Nov. 12, 2020 - The COVID-19 pandemic has adversely affected many businesses, but the hardest hit have undoubtedly been small business owners and aspiring entrepreneurs, according to Morgan Morrow, a 3L and clinic student for the Law Center’s Entrepreneurship and Community Development Clinic.
The clinic, directed by Clinical Associate Professor Christopher Heard, is largely run by law students and helps clients with a wide range of transactional business needs such as entity formation, contract drafting, buying and selling equities and assets, and connecting clients to legal knowledge and resources that can further aid them in developing their businesses or nonprofits.
“The Entrepreneurship and Community Development Clinic has transitioned to virtual operations and remains fully available to help entrepreneurs and nonprofit organizations during this tumultuous time,” Morrow said. “The clinic’s students, faculty, and staff are awed by our clients’ drive and persistence in the face of the many challenges created by COVID-19. We are proud to assist our clients along their entrepreneurial journey.”
Many of the Entrepreneurship and Community Development Clinic’s clients have reported a significant decline in demand for their goods and services due to the economic effects of the pandemic. Morrow said that lack of access to capital has been a persistent issue faced by many entrepreneurs, especially those from low-income or under-resourced communities. Other issues that have affected small business owners are having to take care of sick family members, becoming ill themselves, lack of access to child care and housing insecurity.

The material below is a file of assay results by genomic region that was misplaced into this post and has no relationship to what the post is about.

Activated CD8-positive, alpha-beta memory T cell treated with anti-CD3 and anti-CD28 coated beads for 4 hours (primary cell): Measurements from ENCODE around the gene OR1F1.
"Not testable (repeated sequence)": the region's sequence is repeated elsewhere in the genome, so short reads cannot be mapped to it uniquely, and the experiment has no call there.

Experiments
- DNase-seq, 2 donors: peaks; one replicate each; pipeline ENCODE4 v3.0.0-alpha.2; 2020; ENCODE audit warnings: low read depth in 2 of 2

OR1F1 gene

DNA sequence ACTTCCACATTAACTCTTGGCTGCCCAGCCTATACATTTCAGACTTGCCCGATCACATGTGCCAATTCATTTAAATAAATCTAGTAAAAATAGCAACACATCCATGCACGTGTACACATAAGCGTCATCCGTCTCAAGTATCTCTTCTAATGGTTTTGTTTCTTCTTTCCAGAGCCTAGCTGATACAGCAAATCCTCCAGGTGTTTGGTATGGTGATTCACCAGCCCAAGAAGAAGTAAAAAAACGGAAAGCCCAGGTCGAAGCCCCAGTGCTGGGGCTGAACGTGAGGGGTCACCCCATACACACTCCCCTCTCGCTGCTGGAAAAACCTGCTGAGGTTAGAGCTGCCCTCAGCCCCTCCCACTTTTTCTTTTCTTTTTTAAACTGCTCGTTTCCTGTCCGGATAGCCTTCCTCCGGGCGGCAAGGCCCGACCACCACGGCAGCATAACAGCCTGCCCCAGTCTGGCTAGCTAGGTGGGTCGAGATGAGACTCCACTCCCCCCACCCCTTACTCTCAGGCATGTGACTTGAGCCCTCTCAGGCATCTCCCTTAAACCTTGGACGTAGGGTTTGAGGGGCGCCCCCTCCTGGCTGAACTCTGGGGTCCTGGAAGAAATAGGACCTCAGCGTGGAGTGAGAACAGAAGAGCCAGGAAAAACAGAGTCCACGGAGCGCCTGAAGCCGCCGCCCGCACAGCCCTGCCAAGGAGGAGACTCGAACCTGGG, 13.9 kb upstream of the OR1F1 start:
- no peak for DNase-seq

However, these obstacles aren’t stopping clinic students from doing what they can to assist small business owners in the community.
The Entrepreneurship and Community Development Clinic has partnered with the Emancipation Economic Development Council’s Third Ward Small Business Training Program, which helps participants create a solid foundation for their business by giving them the essential tools to implement their ideas or grow their existing business in the Historic Third Ward. Despite the headwinds caused by the pandemic, Entrepreneurship and Community Development Clinic students have formed eight new business entities for Third Ward Small Business Training Program graduates.
In addition, the clinic also partners with the SURETM Program at the C.T. Bauer College of Business at the University of Houston. The program’s mission is to provide an educational platform that facilitates a value-added partnership between UH students, industry experts, and entrepreneurs from under-resourced communities by offering free financial and business education, business consulting, and preparation for entrepreneurs to access capital. Each semester, students give educational presentations on business law topics to SURE TM Program entrepreneurs; despite the necessary cancellation of the spring in-person presentations due to the pandemic, the students quickly rose to the occasion to provide asynchronous training to entrepreneurs through the program.
The Entrepreneurship and Community Development Clinic also helped to organize the Law Center’s continuing legal education webinar on COVID-19 and small businesses during the summer.
For more information on the Entrepreneurship and Community Development Clinic click here or contact Professor Christopher Heard at email@example.com.